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[Xmca-l] Re: Imagination



What I find particularly interesting about metaphor is that it combines a source and a target domain. While perception is rooted in one domain, metaphor, as so many aspects of imagination, is a synthesis. Vygotsky reminds us that creative imagination is a synthesis of emotion and thinking. It is this feature of imagination that helps to lead us to something new.  Children often make up a story relying on past experiences,  current wishes, unexpected combinations of the known, metaphors, analogies and fantasy. I see imagination as a complex process,although we all have flashes of imagination at times. My main point is the emphasis on synthesis embedded in  social and cultural domains with all the resources they have to offer to the individual.
Vera  

-----Original Message-----
From: xmca-l-bounces@mailman.ucsd.edu [mailto:xmca-l-bounces@mailman.ucsd.edu] On Behalf Of HENRY SHONERD
Sent: Sunday, December 14, 2014 6:25 AM
To: eXtended Mind, Culture, Activity
Subject: [Xmca-l] Re: Imagination

I am totally with Annalisa on the generatively of metaphor. Metaphor as an essential engine of imagination is itself a metaphor, right? One might argue that all scientific models are themselves metaphors, rooted in sensation, embodied. I was struck not long ago by Vygotsky’s use of the stage metaphor (as in being on stage) in explicating dialog. I can’t remember the publication, but I am sure it is there. Langacker uses the same" on stage" metaphor in his efforts to use Cognitive Grammar in analyzing discourse. 
Henry
  
> On Dec 13, 2014, at 5:54 PM, Annalisa Aguilar <annalisa@unm.edu> wrote:
> 
> Esteemed discussants,
> 
> Having finished the paper, and considering Mike's comments, I might suggest that metaphorical reasoning is an essential engine to imagination, and I wonder if I say that because impressions taken of the perceived object as it presents itself to me (the Big Dipper) is the identical to taking the object as a product of seeing-as (a star constellation as a Big Dipper), is the identical to taking the object to represent something else entirely (such as Wittgenstein's triangle as a mountain, as an arrow, etc., or a flag to represent a nation).
> 
> In other words, that imagination begins as a perceptual process which then develops into metaphorical reasoning and perhaps continues on to more complex forms of imagining and conceptual renderings. There is definitely a dynamic relationship to perception and imagination.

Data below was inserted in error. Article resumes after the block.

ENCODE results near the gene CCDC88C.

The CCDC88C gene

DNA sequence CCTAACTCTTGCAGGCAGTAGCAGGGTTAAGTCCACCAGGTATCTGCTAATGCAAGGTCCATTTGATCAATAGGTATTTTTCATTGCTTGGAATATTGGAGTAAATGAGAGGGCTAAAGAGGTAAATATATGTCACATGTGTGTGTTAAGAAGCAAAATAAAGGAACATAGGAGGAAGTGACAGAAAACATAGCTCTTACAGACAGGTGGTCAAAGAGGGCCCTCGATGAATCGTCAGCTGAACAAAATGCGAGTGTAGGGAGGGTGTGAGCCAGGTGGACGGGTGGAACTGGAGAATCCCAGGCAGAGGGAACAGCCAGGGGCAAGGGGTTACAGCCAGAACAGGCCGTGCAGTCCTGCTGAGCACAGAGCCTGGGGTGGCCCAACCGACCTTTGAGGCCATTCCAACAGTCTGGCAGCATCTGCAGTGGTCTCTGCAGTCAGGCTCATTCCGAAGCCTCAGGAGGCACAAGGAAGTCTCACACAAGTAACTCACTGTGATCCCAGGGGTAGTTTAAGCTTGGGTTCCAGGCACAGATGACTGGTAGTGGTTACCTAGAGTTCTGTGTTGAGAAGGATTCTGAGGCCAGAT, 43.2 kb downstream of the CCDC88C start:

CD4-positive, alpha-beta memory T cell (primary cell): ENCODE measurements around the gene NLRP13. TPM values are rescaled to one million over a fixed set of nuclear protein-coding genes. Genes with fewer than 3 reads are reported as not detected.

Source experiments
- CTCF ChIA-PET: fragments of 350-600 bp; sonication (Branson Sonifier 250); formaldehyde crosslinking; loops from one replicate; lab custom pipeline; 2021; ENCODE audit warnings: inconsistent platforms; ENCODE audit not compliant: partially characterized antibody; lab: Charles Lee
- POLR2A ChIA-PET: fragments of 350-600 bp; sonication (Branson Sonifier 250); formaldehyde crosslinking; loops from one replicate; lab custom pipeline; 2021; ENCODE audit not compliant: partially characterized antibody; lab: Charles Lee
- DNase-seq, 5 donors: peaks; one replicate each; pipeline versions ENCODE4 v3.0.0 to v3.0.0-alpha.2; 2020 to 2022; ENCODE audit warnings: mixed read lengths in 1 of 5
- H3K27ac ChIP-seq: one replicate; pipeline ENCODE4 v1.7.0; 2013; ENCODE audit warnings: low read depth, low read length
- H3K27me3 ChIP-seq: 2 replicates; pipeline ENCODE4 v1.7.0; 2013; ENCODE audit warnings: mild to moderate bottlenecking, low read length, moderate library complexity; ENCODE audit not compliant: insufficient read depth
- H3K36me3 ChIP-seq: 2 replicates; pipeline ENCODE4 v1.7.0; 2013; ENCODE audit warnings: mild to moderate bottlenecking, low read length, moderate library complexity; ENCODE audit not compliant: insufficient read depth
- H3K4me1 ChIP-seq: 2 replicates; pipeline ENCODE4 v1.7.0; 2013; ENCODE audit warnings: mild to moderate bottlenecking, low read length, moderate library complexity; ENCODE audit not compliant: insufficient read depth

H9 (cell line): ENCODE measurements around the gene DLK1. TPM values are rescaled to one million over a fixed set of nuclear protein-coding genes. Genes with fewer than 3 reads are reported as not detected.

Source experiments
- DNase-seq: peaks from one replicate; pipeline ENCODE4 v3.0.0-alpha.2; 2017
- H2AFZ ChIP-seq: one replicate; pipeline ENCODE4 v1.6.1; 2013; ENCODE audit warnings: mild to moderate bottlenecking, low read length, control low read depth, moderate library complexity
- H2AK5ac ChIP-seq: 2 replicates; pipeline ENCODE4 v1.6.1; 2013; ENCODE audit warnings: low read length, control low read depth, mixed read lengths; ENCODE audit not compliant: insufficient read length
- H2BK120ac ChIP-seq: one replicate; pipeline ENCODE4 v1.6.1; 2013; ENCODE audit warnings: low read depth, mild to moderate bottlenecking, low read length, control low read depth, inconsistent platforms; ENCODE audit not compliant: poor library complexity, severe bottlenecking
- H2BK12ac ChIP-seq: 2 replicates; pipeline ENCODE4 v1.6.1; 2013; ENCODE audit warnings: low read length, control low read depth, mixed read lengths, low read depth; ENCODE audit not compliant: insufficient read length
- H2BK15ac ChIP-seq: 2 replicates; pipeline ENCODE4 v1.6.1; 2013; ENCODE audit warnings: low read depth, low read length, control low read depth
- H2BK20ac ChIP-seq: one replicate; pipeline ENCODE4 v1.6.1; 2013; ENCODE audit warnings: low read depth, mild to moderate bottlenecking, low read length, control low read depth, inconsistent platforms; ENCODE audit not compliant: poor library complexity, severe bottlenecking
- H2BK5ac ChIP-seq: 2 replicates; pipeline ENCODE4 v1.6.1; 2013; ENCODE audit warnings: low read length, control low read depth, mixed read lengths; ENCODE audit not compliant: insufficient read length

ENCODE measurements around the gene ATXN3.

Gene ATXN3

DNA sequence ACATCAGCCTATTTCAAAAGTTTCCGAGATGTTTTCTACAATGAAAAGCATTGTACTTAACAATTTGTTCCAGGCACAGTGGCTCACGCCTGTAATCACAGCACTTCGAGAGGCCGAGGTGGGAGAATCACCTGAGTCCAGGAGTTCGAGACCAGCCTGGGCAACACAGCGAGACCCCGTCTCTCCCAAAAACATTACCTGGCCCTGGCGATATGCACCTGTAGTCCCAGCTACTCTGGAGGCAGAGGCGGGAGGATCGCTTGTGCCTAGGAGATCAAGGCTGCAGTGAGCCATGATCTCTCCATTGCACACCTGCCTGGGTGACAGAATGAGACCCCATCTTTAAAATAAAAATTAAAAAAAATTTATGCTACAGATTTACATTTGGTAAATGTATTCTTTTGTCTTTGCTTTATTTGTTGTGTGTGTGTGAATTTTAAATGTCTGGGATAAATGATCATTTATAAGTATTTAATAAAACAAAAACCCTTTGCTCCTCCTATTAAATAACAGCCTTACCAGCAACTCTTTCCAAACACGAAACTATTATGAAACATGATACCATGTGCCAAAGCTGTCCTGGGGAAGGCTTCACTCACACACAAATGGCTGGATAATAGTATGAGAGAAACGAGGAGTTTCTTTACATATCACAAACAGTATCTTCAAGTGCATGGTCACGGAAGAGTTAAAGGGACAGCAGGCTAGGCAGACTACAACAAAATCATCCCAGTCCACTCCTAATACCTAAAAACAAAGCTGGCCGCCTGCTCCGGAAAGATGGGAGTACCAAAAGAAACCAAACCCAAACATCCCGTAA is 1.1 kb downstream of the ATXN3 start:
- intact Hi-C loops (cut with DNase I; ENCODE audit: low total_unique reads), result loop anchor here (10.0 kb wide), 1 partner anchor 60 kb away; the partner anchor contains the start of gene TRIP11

> 
> If metaphor isn't THE essential engine, it must serve as a priming process (arising from embodied experience in the world), possibly in the same way the gesture manifests into the word and its meaning. At least that's how I see it at the moment...even though I'm only looking at pixels on my screen as I write this...
> 
> (Thinking out loud, but I hope not too loud).
> 
> Kind regards,
> 
> Annalisa
> 
> 
> ________________________________________
> From: xmca-l-bounces@mailman.ucsd.edu 
> <xmca-l-bounces@mailman.ucsd.edu> on behalf of mike cole 
> <mcole@ucsd.edu>
> Sent: Saturday, December 13, 2014 2:02 PM
> To: eXtended Mind, Culture, Activity
> Subject: [Xmca-l] Re: Imagination
> 
> Here are some questions I have after reading Strawson and Williams.
> 
> Kant et al (including Russian developmentalists whose work i am trying 
> to mine for empirical strategies and already-accumulated results) 
> speak of productive imagination. The Russians write that productive 
> imagination develops.
> 
> At first I thought that the use of productive implies that there must 
> be a kind of ​imagination called UNproductive imagination. But I 
> learned that instead the idea of RE-productive imagination appears and 
> is linked to memory.
> 
> So, it seems that imagination is an ineluctable part of anticipation 
> and memory.
> Imagine that!
> mike
> 
> On Sat, Dec 13, 2014 at 12:16 PM, HENRY SHONERD <hshonerd@gmail.com> wrote:
>> 
>> Strawson provides a long view historically on imagination (starting